By Bill Britt
Alabama Political Reporter
CHARLOTTE— Today, the Democratic National convention is set to begin in Charlotte, NC. Many of Alabama’s democratic leadership will be on hand in the queen city this week to echo President Obama’s message “Forward.” We were able to reach state Senator Bobby Singleton (D-Greensboro) by phone on Monday. “We are all excited to be here in North Carolina to re-nominate President Obama for four more years so we can continue to move our country forward,” said Singleton. “I think most people understand that we are going to be offering the country something different from the republicans, especially for the middle class.”
Singleton continued, “Our party represents people, all people and not just the fat cats that sit at the top,” Singleton said. “We are the party of inclusion, no matter where you come from, we want to help all people have a brighter future not just a few.”
Singleton went on the talk about how he sees the democratic party as a place where all are welcome and offered opportunity and not just when the cameras are rolling at convention time.
“I believe that in the heart of real Americans there is a desire to get beyond race and the things that divide us, but those voices of inclusion are being drowned out by fear,” said Singleton. He says there are those who said that the President is a divider, “he is not the divider in this country.”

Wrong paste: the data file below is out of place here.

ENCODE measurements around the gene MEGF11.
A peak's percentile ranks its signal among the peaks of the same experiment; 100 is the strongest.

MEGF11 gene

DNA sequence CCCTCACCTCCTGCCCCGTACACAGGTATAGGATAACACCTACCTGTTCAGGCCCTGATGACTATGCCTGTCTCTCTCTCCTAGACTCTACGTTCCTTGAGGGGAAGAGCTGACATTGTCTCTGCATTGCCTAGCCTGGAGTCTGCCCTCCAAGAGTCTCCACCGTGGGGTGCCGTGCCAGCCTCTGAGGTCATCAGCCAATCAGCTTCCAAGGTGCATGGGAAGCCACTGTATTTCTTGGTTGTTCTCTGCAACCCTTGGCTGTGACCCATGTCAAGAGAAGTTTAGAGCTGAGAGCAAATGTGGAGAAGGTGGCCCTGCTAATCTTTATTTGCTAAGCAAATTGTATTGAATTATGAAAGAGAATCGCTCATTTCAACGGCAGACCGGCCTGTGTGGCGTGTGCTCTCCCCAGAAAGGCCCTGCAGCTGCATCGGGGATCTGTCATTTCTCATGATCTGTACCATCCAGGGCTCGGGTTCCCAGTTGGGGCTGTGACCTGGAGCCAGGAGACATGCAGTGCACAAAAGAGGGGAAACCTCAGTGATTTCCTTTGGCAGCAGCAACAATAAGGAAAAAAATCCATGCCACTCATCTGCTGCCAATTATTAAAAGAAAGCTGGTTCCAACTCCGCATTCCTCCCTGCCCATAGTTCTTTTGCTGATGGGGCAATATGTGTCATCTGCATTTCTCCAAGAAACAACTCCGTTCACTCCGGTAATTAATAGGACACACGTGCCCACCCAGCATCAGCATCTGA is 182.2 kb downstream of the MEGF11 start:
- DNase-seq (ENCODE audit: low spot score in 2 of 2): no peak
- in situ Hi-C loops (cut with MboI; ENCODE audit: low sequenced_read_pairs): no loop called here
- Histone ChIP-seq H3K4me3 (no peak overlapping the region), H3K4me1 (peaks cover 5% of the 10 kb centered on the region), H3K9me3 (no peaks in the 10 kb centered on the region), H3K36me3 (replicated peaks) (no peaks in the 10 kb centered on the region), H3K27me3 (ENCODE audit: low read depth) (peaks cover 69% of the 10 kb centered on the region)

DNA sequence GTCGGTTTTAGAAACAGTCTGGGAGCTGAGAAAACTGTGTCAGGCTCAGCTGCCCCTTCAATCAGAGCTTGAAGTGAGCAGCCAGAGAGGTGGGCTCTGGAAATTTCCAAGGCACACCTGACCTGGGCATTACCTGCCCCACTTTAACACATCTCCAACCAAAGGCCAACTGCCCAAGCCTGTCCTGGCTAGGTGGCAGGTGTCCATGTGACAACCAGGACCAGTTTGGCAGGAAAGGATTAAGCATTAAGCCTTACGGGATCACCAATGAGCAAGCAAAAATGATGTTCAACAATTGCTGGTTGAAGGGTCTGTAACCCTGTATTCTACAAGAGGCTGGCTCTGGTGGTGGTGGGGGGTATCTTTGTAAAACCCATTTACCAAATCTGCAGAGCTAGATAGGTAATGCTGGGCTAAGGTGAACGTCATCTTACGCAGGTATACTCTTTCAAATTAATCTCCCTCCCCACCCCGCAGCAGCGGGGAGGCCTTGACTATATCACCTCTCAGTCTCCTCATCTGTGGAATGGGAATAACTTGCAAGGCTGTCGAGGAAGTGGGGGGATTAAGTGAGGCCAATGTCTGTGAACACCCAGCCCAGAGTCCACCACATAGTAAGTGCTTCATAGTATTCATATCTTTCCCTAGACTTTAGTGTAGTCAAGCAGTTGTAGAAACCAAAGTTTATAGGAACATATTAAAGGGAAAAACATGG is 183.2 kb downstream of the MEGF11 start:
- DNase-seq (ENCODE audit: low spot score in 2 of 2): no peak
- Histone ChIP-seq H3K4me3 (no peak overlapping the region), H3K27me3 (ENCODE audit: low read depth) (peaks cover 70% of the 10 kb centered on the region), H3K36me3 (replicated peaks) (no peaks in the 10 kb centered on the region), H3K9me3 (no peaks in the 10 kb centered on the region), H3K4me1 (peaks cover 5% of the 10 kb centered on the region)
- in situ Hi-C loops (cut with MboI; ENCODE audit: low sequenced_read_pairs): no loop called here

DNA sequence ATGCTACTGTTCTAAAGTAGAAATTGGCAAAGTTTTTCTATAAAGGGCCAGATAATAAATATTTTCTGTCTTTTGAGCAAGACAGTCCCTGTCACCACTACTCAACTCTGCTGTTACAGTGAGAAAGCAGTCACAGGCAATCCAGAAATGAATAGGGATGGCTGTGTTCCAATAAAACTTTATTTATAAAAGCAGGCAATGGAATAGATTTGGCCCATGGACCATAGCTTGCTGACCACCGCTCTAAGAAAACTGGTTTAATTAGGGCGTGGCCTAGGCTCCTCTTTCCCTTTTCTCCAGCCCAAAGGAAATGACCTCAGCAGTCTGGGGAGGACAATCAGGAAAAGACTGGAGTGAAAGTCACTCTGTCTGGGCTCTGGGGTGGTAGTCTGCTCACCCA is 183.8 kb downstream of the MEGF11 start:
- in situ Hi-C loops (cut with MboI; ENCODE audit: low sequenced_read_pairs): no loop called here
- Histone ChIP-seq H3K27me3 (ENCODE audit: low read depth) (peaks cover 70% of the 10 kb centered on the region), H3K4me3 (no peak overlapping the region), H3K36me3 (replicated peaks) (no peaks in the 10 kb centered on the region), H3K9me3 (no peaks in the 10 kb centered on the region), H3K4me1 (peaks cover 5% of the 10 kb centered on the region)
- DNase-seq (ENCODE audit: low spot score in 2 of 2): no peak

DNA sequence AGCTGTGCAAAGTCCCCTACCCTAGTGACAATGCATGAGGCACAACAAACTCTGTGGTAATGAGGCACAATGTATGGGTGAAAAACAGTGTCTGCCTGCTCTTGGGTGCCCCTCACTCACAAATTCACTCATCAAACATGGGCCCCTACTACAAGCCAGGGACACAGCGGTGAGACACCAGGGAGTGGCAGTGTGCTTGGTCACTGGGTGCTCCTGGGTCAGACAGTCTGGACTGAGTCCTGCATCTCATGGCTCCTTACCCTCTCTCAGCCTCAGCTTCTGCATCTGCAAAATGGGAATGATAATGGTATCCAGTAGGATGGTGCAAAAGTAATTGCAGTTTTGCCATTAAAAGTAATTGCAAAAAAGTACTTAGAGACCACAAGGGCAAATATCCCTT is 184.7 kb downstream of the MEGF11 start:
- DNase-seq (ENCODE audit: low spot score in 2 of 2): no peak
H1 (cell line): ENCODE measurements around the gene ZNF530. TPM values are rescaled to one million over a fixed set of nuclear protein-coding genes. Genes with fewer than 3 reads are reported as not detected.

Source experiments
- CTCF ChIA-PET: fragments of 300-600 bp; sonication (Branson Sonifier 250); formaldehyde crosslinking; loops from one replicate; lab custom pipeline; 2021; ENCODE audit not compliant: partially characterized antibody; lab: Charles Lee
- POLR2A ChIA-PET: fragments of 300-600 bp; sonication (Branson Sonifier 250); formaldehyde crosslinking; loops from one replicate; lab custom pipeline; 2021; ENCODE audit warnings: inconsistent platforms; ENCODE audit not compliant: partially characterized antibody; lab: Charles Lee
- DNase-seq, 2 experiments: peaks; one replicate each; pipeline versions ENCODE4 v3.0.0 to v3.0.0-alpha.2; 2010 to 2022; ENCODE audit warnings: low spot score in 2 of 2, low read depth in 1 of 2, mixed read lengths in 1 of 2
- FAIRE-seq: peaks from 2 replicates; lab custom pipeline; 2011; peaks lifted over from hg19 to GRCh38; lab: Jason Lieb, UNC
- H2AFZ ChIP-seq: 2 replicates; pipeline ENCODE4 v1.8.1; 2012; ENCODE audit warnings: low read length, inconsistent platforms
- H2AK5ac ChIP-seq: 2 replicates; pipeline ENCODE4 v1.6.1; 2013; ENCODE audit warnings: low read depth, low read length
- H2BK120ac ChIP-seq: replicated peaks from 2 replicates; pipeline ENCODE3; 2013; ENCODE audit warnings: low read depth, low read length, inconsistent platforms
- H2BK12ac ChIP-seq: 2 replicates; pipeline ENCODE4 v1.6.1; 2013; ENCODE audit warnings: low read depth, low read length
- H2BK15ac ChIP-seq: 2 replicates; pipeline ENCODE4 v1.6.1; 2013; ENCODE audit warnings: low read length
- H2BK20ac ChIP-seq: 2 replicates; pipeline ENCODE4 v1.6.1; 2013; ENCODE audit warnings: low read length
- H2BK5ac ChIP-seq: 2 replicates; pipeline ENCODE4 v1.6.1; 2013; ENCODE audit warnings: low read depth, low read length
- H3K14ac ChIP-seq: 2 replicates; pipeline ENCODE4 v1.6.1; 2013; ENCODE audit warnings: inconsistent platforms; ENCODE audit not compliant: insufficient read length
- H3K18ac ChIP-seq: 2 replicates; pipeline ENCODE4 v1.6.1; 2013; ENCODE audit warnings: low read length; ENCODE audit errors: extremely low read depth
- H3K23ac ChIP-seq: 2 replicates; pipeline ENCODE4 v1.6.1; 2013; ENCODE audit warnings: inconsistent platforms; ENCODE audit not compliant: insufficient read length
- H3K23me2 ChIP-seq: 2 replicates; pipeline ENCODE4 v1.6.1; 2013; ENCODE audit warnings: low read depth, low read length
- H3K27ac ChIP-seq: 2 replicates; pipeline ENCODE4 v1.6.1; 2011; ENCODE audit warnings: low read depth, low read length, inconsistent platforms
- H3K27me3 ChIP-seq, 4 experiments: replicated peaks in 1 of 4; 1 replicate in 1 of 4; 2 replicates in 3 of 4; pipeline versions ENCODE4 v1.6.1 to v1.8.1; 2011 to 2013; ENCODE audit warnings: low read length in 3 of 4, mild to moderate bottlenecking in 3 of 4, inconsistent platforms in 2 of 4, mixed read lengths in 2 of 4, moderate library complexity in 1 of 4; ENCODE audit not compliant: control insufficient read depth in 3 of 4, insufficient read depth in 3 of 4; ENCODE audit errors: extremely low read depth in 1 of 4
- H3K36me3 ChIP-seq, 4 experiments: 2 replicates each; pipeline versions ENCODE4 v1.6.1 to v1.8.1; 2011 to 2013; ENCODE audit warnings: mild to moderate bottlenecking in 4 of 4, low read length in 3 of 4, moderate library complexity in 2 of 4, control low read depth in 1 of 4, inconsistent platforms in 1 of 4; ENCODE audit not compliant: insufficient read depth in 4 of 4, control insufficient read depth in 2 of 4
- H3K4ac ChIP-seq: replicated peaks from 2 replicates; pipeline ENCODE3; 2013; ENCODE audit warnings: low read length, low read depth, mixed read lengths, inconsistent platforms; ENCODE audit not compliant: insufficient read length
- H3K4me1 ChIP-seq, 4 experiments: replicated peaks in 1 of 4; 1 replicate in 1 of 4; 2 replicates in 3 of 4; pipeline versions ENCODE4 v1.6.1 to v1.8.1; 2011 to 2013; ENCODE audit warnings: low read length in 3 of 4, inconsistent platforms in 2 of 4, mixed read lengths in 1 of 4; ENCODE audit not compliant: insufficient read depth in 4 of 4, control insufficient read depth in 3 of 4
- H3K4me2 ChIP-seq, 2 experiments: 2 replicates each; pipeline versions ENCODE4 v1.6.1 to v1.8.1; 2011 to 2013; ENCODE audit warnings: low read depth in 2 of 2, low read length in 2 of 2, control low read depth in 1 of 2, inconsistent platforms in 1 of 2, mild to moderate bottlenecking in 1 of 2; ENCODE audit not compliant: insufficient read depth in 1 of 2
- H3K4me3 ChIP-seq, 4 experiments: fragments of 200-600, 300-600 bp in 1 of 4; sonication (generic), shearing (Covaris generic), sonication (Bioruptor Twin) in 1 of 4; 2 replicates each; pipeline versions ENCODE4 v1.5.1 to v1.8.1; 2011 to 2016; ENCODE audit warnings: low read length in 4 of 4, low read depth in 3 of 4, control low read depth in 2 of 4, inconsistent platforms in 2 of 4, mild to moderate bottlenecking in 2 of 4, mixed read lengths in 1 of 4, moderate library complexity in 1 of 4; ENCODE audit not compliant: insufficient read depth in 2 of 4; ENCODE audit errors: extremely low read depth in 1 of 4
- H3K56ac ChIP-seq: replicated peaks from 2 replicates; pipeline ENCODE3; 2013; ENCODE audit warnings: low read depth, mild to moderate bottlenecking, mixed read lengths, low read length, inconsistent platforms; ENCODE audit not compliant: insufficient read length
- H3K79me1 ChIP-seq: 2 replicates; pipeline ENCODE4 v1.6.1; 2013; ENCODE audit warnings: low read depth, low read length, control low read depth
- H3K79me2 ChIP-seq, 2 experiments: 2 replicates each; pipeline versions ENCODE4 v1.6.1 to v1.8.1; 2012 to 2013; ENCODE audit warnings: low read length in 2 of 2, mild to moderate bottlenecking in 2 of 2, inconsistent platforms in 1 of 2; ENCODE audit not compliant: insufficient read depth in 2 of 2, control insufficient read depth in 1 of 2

“The people who came out to elect the first African-American President of this country were holding fast to the real principles of true American values,” said Singleton. “But there are those who have done everything in their power to turn back the clock to 50 years ago and many people have become afraid to speak out against them. We talk about them, but we don’t speak out loudly against them.” He thinks that there has been an organized effort to denigrate and call un-American every effort of the president, and he believes that the other side has wanted to cause fear in those who would speak up. “It is a true saying that all it takes for evil to prevail is for good men and women to do nothing,” says Singleton. “But we can’t be afraid to say we want an America that is inclusive not divisive.”
Singleton says that once upon a time the republican party was the party of Lincoln. That it was the home of Americans of African heritage but that party moved away from the black voter and so they had to come looking for another home. “Even though the democrats didn’t open their arms as wide as we had hoped, people like FDR and John Kennedy and Lyndon Johnson did open the party to us,” said Singleton. “It is sad, but the racial and social gap between the parties has just continued to grow and we seem more divided than ever.”
Singleton says he still has great hopes for Alabama and America and believes that the convention in Charlotte will show the country a choice between moving forward together or backwards divided.